• MFA Admission Requirements in Detail


    The questionnaire asks for your basic demographic information and your educational history. You will then be asked to answer the following short answer questions:

    1. Please list any workshops or non-credit writing courses you have attended.
    2. Please list any other writing programs to which you have applied, or intend to apply.
    3. What are your writing goals for the next 3-5 years?
    4. Graduate students can expect to spend between 12 (part time) and 30 (full time) hours per week in our program. Will you be able to make this time commitment?
    5. Have you had experience in a writing workshop setting? Did you find the process helpful? Please explain.
    6. Please describe your current writing practice. How often do you write? What forms do you write in? How do you decide what to write about?
    7. What kind of books do you read for pleasure?
    8. Please list two books that have most influenced you as a writer and very briefly explain why. For Master of Fine Arts in Writing for Children and Young Adults, please list two books written for children or young adults.
    9. At Hamline, we are committed to creating a learning environment in which cultural differences are valued and respected. We challenge ourselves and our students to grow intellectually and artistically with regard to issues of race, gender, sexual orientation, religion, age, and physical challenges. How comfortable will you be in this environment?

    Critical Essay

    Please write a 3 to 4 page, double-spaced critical essay, focusing on an element of craft or a particular subject in a book you admire as a writer. Some sample topics successful applicants have explored in the past include:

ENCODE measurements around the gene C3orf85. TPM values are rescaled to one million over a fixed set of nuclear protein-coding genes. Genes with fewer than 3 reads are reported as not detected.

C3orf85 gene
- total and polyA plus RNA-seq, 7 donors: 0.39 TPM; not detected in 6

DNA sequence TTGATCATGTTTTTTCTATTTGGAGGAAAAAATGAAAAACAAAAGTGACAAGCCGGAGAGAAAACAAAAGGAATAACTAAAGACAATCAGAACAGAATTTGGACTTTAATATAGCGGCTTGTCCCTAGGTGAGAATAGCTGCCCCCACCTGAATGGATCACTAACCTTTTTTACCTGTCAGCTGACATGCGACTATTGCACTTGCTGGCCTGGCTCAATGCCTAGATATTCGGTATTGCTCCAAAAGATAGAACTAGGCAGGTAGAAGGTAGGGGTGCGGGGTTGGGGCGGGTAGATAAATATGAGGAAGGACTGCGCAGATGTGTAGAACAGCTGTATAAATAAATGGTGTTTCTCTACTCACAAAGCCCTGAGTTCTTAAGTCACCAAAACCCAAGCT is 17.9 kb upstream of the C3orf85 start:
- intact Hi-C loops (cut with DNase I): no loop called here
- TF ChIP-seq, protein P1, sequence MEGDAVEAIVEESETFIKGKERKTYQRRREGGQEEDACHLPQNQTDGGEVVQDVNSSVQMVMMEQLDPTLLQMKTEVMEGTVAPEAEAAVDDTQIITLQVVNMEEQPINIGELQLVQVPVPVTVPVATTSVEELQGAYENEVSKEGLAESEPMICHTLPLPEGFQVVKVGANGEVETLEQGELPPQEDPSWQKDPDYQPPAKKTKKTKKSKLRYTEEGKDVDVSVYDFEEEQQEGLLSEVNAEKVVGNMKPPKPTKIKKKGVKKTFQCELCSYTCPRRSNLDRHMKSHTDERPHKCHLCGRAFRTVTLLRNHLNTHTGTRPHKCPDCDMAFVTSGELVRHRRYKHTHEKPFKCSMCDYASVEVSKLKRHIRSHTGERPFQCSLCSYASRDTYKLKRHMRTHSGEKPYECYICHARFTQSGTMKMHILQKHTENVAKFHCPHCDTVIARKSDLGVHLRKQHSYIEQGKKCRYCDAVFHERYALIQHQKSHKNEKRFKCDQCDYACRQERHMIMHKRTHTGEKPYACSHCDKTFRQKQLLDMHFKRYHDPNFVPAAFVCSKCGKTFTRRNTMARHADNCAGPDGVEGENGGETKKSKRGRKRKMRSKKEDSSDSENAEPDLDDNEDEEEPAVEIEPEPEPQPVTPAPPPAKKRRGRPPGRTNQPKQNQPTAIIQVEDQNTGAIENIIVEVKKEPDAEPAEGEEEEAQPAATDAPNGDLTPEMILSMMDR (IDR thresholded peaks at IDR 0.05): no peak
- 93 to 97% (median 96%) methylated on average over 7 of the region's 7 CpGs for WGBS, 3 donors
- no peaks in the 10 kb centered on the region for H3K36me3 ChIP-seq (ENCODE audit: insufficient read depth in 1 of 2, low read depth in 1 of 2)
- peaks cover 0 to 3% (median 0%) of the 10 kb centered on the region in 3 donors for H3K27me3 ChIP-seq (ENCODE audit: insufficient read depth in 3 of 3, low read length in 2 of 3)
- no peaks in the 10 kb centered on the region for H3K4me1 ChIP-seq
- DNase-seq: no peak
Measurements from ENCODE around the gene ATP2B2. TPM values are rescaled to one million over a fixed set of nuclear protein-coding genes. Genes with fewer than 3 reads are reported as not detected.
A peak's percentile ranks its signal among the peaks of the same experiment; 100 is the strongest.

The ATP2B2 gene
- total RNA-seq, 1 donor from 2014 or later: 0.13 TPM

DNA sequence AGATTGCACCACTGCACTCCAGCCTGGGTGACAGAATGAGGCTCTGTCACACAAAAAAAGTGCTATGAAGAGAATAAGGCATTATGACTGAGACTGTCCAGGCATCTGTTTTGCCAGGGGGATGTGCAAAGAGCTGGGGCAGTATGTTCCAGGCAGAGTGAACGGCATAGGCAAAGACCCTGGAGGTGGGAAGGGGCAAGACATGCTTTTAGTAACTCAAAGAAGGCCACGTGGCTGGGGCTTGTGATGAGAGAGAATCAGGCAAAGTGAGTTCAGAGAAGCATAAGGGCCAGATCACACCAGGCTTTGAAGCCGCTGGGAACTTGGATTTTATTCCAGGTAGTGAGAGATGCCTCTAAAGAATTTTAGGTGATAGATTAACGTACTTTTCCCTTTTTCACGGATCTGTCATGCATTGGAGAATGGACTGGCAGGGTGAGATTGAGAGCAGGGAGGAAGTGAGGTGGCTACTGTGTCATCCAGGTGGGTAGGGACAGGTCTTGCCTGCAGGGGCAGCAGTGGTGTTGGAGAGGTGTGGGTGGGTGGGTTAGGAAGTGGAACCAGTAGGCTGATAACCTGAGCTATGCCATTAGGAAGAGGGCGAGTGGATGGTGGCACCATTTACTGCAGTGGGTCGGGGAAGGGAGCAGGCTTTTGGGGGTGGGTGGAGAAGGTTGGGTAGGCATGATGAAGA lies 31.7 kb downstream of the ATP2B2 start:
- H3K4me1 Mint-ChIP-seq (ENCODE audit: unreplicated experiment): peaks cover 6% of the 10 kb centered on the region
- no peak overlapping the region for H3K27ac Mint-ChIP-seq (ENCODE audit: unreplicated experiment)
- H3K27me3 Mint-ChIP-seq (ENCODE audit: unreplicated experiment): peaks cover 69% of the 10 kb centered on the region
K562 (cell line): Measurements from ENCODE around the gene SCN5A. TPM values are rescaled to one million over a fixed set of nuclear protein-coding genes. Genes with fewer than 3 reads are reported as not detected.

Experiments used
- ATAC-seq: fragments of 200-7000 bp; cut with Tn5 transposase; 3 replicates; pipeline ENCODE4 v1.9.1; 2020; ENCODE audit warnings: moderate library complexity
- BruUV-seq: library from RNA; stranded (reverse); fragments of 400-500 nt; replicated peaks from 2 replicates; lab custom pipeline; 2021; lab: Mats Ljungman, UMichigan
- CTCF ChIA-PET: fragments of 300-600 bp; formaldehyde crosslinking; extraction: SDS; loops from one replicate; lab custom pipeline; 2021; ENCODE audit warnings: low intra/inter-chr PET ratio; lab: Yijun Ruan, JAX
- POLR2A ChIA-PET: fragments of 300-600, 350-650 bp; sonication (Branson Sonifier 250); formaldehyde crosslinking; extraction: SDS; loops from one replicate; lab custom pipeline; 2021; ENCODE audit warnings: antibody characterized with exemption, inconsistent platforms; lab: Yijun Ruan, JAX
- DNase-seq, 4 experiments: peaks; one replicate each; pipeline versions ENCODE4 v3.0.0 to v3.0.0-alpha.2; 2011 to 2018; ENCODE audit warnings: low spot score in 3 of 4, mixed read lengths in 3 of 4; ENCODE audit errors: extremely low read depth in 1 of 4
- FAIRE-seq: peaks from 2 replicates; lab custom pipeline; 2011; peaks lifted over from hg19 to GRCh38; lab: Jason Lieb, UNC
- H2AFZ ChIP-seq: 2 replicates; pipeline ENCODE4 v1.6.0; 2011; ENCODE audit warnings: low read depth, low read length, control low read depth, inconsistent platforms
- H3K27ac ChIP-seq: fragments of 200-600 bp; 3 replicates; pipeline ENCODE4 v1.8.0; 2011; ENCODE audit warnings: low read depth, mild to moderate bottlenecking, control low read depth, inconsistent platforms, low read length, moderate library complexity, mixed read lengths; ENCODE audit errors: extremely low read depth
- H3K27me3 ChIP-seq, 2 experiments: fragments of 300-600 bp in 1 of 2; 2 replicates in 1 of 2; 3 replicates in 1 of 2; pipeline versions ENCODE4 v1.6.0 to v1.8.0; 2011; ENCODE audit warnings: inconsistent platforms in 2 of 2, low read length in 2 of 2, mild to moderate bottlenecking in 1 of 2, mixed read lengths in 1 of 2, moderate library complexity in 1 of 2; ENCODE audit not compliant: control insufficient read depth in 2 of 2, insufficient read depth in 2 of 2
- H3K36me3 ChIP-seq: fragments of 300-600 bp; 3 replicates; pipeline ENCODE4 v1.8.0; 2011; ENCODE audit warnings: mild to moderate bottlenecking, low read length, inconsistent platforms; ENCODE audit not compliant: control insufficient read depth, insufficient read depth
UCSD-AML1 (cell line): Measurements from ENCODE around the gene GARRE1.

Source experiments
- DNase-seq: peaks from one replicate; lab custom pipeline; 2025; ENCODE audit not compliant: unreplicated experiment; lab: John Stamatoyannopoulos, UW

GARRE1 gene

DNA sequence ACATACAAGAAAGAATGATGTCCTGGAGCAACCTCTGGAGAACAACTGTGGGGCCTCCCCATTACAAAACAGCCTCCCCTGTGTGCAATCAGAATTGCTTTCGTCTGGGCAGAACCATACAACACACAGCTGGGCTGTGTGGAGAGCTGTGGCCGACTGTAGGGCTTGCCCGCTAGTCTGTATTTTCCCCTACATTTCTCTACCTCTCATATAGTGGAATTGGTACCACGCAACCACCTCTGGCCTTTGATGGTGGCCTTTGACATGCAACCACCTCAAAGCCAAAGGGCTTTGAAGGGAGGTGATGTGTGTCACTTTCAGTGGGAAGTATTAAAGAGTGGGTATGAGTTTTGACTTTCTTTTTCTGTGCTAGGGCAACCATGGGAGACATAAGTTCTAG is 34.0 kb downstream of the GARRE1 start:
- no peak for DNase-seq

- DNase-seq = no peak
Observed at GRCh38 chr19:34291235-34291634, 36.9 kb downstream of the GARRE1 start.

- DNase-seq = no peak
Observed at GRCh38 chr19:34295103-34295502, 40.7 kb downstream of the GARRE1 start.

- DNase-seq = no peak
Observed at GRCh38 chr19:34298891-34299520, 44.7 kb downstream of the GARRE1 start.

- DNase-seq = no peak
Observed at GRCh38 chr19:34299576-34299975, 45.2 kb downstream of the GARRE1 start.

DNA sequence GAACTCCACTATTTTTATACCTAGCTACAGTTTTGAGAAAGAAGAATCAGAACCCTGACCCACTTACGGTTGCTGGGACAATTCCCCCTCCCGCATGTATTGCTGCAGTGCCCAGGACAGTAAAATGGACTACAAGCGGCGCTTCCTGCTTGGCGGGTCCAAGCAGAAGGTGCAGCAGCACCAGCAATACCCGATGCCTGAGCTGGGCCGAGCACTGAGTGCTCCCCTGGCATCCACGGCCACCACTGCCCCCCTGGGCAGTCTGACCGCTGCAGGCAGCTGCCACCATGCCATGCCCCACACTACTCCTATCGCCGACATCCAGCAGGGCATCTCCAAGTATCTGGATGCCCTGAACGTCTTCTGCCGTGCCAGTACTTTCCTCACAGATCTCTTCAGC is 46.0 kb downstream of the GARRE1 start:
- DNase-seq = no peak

• Methods of character development in Infinite Jest by David Foster Wallace
    • The use of fiction storytelling techniques in Behind the Beautiful Forevers by Katherine Boo
    • Scene-Building in Fierce Attachments by Vivian Gornick
    • The use of repetition in “Homage to Paul Cezanne” by Charles Wright
    • Close reading of “My Mother’s Nipples” by Robert Hass
    • Analysis of theodicy in “The Wreck of the Deutschland” by Gerard Manley Hopkins
    • The use of humor and development of tone in The Absolutely True Diary of a Part-Time Indian by Sherman Alexie

    The critical essay asks applicants to examine an element of craft in any book and the effect the author’s use of that craft element has on the reader. The critical essay is an opportunity for applicants to demonstrate their ability to read as a writer.

    Applicants may submit a 3-4 page essay from previous relevant coursework, such as a literary analysis or craft essay from an undergraduate English or writing course. Applicants may choose to submit their critical essay with their questionnaire, or to submit it separately at a later date via mail or email.

    Creative Sample

    Please submit a sample of your best creative writing. This includes 20 double-spaced pages of prose or poetry. Students may submit in multiple genres as long as the total number of pages does not exceed 20 pages. We are not looking for samples of professional or technical writing, research papers, or articles. While you may submit more than one piece of writing, we encourage you to submit a fully realized piece—a full story or chapter, a complete poem or sequence of poems, a complete essay or creative nonfiction narrative, etc.

    Supplemental Materials

    Any additional materials you wish the admission committee to consider. These may include additional letters of recommendation or lists of previously published work.